Scanning is not just hooking up a tool and doing a printout. If you’re using a tool that is not updated to the vehicle you’re hooked up to, your scan may miss critical modules. The tool will not be able to tell you anything on the modules it can’t access. If a transmission error to the ECU is evident, a recalibration of any system may not be possible. Being able to determine what is collision-related damage and non-collision related damage becomes a priority to a shop.
We’ve all heard the “It was working before I brought it to your shop” statement from customers and ended up spending money on something we shouldn’t have. OE manufacturers are specific about which software and interface to use with the vehicle. If your tool is not approved by the OE, your shop may not be in accordance with procedures set forth for repairs completed in OE-certified shops.
Pre-repair scans are also about determining if repairs will change sensors and bracket mounting locations. Are wires or connectors damaged? A pre-repair scan is an electronics blueprint for a shop. An experienced person who knows where components are and what needs to be done after repairs are completed is crucial to building an accurate repair process. Having documentation to validate what is required is just as important so a shop can get paid. Finding problems at the end of the repair and writing supplements is not very efficient. Nobody is going to tell you that your shop missed a procedure; it’s up to you to be sure you know what needs to be done:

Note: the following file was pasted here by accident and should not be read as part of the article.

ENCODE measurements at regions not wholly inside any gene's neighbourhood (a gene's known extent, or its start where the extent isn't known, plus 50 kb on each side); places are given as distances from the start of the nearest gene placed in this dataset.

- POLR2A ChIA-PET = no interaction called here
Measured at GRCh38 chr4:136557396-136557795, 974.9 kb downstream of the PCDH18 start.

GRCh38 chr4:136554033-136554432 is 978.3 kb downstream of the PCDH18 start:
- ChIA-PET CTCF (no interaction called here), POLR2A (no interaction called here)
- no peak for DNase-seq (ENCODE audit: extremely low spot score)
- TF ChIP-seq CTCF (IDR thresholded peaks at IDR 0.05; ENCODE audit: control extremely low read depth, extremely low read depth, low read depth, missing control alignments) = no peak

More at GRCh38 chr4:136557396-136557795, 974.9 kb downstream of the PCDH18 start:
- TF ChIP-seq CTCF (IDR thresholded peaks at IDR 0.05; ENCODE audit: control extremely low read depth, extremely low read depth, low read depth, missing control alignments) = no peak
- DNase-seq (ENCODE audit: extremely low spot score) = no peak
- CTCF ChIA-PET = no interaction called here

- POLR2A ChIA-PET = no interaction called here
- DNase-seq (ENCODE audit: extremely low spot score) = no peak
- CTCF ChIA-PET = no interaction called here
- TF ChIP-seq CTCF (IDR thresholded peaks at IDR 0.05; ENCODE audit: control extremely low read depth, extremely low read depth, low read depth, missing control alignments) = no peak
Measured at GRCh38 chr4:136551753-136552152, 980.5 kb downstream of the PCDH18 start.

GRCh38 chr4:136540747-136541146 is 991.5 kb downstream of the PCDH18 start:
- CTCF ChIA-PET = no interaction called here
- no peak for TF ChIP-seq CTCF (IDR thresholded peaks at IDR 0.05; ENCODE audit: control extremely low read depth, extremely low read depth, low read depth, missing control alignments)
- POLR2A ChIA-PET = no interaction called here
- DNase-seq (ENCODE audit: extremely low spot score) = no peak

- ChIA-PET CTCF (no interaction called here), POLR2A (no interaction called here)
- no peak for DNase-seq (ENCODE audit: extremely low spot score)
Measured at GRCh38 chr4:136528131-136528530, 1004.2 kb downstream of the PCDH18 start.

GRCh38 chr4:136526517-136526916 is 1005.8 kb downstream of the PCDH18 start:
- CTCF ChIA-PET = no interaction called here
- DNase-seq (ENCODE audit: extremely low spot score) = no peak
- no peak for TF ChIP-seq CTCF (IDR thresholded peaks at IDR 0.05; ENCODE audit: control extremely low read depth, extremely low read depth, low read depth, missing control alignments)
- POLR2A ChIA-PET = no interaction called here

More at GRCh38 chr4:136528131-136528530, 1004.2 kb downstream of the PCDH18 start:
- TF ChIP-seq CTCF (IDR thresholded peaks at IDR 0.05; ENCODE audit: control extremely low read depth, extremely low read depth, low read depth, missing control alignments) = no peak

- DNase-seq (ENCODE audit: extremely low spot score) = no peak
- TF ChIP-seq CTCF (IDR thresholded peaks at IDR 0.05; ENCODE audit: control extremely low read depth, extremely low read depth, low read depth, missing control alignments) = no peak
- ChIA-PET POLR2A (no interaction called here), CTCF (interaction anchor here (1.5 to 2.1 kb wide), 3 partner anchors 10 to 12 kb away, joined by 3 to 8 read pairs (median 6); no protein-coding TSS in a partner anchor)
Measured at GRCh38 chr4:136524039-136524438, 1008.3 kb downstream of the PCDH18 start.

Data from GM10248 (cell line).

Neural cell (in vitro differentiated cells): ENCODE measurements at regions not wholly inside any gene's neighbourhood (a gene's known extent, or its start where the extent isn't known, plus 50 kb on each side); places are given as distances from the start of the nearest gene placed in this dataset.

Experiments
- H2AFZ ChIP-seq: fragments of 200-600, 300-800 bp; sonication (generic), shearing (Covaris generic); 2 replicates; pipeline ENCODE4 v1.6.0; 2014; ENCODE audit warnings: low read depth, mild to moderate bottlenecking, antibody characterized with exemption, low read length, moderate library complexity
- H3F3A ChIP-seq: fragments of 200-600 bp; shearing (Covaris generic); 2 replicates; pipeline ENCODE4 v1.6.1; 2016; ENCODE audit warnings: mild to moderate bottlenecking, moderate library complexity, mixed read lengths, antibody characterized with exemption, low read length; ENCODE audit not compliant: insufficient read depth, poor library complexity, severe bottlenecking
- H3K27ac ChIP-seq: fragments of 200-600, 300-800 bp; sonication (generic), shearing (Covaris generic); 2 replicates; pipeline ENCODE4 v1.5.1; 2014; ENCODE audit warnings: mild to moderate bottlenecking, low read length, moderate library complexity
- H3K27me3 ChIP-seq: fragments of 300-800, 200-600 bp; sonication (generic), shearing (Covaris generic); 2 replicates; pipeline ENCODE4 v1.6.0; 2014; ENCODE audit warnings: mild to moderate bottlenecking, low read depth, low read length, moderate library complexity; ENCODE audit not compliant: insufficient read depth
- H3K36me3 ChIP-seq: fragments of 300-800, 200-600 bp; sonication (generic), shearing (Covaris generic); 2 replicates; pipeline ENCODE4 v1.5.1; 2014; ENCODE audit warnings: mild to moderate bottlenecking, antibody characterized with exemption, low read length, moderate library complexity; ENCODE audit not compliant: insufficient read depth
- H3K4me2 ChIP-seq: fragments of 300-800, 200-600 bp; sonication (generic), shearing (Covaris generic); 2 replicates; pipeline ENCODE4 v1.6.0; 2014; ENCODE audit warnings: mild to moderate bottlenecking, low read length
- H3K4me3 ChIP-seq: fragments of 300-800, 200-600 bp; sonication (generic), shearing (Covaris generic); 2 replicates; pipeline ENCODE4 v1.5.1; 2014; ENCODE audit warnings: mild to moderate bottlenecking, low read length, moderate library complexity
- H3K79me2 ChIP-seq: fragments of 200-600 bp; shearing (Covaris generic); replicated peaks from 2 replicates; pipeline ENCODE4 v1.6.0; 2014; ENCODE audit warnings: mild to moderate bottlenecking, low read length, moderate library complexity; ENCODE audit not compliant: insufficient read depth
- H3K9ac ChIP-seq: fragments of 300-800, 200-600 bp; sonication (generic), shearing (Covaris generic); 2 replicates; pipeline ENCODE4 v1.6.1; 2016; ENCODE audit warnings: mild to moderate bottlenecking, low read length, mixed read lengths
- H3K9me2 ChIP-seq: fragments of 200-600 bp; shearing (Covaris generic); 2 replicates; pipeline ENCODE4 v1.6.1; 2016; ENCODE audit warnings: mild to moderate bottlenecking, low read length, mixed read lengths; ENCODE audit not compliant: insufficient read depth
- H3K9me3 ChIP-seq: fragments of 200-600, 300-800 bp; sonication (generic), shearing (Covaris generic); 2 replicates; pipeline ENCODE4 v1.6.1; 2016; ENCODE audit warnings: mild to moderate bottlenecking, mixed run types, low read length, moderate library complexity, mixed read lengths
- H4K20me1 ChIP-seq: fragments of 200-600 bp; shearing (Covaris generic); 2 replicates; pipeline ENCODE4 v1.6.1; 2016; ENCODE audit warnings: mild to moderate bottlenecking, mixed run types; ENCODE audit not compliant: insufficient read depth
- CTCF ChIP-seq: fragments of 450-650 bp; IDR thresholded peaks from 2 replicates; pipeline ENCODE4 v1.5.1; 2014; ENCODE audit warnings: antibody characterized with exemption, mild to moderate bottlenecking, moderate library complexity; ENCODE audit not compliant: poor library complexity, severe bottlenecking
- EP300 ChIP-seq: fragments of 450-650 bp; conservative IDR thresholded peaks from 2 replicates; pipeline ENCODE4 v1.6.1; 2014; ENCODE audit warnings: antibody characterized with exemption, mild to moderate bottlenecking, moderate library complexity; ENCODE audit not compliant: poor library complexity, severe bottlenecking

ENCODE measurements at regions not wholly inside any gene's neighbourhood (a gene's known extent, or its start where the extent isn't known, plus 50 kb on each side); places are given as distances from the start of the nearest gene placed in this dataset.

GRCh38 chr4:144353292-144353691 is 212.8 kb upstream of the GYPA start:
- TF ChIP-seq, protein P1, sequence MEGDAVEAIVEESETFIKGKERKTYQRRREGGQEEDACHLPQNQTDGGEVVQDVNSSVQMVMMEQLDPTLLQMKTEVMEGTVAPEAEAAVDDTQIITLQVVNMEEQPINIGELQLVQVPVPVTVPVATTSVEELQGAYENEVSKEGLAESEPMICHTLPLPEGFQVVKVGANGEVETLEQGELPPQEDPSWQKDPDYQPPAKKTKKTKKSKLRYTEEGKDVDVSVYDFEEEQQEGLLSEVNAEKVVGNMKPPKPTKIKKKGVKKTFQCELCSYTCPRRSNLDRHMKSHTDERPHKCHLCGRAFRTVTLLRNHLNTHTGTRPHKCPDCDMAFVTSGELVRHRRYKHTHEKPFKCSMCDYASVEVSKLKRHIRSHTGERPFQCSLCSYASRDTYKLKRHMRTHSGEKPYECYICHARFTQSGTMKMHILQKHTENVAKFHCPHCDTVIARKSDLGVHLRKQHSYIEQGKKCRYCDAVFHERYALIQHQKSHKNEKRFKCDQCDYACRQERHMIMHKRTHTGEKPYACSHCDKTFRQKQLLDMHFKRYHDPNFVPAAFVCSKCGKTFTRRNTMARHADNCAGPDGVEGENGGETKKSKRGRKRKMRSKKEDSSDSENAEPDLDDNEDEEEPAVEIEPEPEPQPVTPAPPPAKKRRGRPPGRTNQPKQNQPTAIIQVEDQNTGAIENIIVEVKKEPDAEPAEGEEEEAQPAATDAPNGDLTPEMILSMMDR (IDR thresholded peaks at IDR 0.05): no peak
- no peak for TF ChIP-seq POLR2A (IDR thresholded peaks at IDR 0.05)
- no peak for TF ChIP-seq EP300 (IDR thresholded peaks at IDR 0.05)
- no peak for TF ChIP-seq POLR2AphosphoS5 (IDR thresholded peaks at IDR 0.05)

Reprogramming. Parts or control modules replaced during repairs may need reprogramming. These parts need to be synced up with vehicle computers. Just because you plug a part in does not mean it will communicate correctly to the main computer. As vehicles get more complex, programming will increase in repair processes.
Recalibrations. There are two types of recalibrations to be aware of: static using targets and dynamic, which sometimes require an extensive road test on well-marked roadways at highway speeds.
Static recalibration. This requires a technician who is skilled at using tools and targets. A successful recalibration using targets that are not placed correctly is a recipe for disaster. For this reason, OEs require that static recalibrations be performed in controlled conditions in shops instead of outside in parking lots with the proper amount of space and lighting. Air pressure, fuel level, tire size and lift kits all must be considered for recalibrations. This may be an inconvenience but it is necessary. Beware of shortcutting the process or not following OE procedures. Reprogramming of modules is common on parts replaced. Then, a recalibration will be required. Having the correct tool and software required by the OE is a major concern. The set-up of targets and alignment to the vehicle is a critical factor to owner safety. It is not to be taken for granted or lightly.